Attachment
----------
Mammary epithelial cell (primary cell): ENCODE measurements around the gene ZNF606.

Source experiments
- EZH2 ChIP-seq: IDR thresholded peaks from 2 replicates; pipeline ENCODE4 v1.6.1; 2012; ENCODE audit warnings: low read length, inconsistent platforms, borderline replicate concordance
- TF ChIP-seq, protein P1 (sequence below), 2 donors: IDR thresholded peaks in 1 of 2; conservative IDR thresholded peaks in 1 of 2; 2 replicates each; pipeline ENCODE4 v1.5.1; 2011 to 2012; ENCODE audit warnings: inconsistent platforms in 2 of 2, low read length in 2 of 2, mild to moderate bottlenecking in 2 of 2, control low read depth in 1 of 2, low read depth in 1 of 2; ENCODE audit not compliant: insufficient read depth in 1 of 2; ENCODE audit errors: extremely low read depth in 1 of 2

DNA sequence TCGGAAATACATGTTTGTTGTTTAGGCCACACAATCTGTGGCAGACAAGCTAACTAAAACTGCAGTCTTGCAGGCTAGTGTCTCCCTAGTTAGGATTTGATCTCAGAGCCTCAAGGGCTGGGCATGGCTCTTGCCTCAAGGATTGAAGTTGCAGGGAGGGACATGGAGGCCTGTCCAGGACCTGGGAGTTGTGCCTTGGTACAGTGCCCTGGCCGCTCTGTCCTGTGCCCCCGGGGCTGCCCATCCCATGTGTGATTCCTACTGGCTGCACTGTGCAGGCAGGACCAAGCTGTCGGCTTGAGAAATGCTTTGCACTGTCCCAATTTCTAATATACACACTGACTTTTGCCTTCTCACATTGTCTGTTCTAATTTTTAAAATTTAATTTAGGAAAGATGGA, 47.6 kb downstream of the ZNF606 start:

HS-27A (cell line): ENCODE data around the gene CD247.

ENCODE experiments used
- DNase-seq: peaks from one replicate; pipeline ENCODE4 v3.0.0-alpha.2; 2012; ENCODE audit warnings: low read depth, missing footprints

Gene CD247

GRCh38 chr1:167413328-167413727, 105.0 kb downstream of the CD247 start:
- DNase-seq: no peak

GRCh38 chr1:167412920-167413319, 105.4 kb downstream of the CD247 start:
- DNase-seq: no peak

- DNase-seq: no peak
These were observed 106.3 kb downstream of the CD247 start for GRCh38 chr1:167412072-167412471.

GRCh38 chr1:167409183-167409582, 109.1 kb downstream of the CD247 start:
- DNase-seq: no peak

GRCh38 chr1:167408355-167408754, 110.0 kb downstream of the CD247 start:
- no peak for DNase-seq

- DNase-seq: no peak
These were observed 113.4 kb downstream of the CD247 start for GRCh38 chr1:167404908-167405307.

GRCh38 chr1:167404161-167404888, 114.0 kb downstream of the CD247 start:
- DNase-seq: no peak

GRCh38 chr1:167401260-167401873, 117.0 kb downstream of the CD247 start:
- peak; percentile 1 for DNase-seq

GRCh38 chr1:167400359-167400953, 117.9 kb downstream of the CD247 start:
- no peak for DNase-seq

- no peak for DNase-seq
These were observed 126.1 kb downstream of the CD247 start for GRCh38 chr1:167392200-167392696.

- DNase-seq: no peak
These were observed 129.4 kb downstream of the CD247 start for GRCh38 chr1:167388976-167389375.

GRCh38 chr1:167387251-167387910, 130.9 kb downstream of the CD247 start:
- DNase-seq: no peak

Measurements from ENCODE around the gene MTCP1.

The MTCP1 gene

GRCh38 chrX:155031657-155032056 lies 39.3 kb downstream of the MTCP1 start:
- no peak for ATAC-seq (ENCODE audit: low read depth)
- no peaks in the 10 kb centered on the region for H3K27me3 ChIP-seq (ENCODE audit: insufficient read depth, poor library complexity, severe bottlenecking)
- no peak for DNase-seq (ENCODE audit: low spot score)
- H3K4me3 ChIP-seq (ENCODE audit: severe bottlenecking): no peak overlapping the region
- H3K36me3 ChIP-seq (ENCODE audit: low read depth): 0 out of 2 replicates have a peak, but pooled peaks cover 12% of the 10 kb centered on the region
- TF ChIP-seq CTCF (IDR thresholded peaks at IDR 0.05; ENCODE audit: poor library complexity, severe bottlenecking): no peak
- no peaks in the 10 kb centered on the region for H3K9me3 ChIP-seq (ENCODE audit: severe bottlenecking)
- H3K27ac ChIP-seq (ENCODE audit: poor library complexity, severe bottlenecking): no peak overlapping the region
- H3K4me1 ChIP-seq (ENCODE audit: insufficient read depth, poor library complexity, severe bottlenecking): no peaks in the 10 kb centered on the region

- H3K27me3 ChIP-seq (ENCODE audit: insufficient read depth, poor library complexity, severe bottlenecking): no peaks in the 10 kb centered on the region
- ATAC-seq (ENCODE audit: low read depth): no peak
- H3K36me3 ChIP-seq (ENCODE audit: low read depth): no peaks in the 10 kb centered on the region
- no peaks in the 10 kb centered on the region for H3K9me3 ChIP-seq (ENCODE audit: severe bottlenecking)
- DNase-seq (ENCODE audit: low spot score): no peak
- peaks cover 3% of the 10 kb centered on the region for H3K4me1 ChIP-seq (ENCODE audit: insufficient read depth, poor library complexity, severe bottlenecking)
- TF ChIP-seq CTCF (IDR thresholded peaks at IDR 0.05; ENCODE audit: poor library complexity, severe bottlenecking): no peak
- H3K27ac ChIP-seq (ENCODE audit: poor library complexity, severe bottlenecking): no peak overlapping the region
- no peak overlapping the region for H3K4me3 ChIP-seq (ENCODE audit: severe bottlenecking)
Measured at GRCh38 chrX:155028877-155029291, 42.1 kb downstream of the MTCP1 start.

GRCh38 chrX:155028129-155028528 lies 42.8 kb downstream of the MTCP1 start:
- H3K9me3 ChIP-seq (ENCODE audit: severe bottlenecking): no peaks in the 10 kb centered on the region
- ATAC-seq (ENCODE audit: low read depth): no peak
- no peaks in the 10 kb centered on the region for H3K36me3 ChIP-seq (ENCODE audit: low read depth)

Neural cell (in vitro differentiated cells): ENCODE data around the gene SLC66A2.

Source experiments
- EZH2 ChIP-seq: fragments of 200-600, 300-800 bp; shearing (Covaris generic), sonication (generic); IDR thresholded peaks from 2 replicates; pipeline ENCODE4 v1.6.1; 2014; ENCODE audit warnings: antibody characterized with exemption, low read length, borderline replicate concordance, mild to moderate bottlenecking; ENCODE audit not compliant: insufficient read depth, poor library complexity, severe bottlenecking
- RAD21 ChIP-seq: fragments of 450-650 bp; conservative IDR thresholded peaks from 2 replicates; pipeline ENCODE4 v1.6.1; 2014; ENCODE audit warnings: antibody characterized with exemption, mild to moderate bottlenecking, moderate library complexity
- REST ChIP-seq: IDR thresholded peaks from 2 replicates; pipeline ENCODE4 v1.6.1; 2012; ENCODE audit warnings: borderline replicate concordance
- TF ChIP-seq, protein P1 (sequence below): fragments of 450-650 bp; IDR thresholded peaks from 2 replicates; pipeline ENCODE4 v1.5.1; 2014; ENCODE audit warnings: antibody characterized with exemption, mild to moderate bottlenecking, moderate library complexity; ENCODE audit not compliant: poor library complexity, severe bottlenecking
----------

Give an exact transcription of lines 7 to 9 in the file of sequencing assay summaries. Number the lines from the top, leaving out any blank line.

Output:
ENCODE experiments used
- DNase-seq: peaks from one replicate; pipeline ENCODE4 v3.0.0-alpha.2; 2012; ENCODE audit warnings: low read depth, missing footprints

Gene CD247